Raises in Tuition on Campus


Photo Courtesy of Rori Aldridge

Steven Matthews Jr., Contributor

N.C. A&T announced that for the 2023-2024 academic school year, there will be an increase in tuition and fees. To help inform students on the upcoming changes, the Student Government Association (SGA) held a forum about all the changes involving tuition.

While this affects students as a whole, it primarily affects out of state students. N.C. A&T is on the more expensive side in comparison to other HBCUs when it comes to out-of-state tuition. Out-of-state students have to pay around 34k a year.

On the contrary, with this comes some benefits such as the ability to get into all on campus athletic games for free, an abundance of free merchandise and food during events, and most recently free iPads.

Although the perks are great, the raise in tuition has caused some confusion among students. Many question the increase in tuition when students have raised concerns over other pressing issues on campus such as the hours of the dining halls and updating some of the older residence halls.

“I think that they are putting money into places and things that should not have extra money going into,” said Alexis Mack, freshman criminal justice student. “They should use money to build new dorms and upgrade them, instead of trying to provide breakfast at Chick-Fil-A.” 

The increase in tuition was broken down at the open forum. Ellington King, the SGA Executive Treasurer, posted a video breaking it down for anyone that missed it.

In-state tuition will not be raised, but out-of-state tuition will be increased due to not paying taxes in this state. In-state students have been paying taxes that in turn fund public schools. Since out-of-state students never paid those taxes their tuition will be greater and maybe influx.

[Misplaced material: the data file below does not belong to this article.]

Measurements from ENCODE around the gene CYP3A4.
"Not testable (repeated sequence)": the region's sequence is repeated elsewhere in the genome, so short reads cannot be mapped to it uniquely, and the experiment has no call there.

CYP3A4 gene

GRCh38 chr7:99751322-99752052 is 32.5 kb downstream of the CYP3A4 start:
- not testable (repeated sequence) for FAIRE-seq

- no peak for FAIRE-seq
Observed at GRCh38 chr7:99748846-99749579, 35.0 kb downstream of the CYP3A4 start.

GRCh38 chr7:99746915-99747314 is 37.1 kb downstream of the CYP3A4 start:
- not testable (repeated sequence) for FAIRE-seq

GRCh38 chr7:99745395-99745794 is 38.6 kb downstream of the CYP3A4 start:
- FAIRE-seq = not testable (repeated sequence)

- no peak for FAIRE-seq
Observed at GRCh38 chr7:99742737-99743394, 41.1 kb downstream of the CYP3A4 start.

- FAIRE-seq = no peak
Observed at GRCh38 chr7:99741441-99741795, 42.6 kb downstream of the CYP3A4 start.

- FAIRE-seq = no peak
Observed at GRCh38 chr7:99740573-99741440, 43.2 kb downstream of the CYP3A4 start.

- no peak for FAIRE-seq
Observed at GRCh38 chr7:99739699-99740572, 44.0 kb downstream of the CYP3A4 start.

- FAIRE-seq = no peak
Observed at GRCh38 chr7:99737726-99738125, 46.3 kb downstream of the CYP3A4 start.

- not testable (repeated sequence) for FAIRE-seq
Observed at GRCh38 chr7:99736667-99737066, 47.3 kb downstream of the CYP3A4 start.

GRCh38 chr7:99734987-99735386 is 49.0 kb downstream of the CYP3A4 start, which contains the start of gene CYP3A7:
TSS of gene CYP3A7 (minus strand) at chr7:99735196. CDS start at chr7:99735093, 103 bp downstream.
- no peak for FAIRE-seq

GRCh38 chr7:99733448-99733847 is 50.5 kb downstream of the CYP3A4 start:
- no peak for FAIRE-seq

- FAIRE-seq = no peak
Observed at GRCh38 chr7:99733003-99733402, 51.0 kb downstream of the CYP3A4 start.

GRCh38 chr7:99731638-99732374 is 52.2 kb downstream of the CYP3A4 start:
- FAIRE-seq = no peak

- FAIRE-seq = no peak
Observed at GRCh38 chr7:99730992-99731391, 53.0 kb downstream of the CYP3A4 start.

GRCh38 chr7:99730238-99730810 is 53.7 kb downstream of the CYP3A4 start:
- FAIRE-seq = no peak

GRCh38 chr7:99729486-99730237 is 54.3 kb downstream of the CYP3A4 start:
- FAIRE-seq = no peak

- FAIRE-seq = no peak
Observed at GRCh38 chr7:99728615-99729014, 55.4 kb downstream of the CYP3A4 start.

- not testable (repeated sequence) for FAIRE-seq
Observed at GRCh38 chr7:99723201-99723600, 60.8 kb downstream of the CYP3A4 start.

Many miscellaneous fees and one mandatory fee will be increased as well due to inflation and necessary upgrades. The education and technology, meal plans, housing fees, and apartment fees will increase. In addition to this, housing and apartment fees will be increasing for increased security, counseling services, and building maintenance.

Although meal plans are increasing, students’ concerns about the dining hall hours are not being addressed. 

“I feel like if you are going to increase the tuition for something, you should definitely listen to students who may have certain concerns,” said Phillip Smith, junior mechanical engineering student.

Students are paying for meal plans with the expectation that they will be able to use their swipes but are unable to because of the time of their class, but they are about to start paying even more money for more swipes they will not be able to use.

Another big change is that all students will have to start paying for books next semester. Students will have to pay $20 per credit hour. For full time students they will have to pay a minimum of $240 a semester because of the need to have 12 credit hours to be full time. 

With most curriculums, students take 15 to 16 credits a semester. A student on track would have to pay an additional $300-$320 a semester, $600-$640 a year.

“I do not like [paying for books] especially because in quite a few of my classes I don’t have to use the book,” said Julian Hunter, freshman mechanical engineering student. “Only a few of my classes have even taken advantage of the book [and] I got a book for a class I’m not even taking.”

The lack of usage of the textbook is quite common in certain classes. The new program is an opt-out program so you will be automatically enrolled and can choose to leave the program if you choose.

With the increases in tuition and the new book program some students may be seeing an increase of nearly $1,000 next school year. 

It’s safe to say that out-of-state students are not satisfied with the increase in tuition and students will only get more upset with how the funding is being distributed throughout the campus.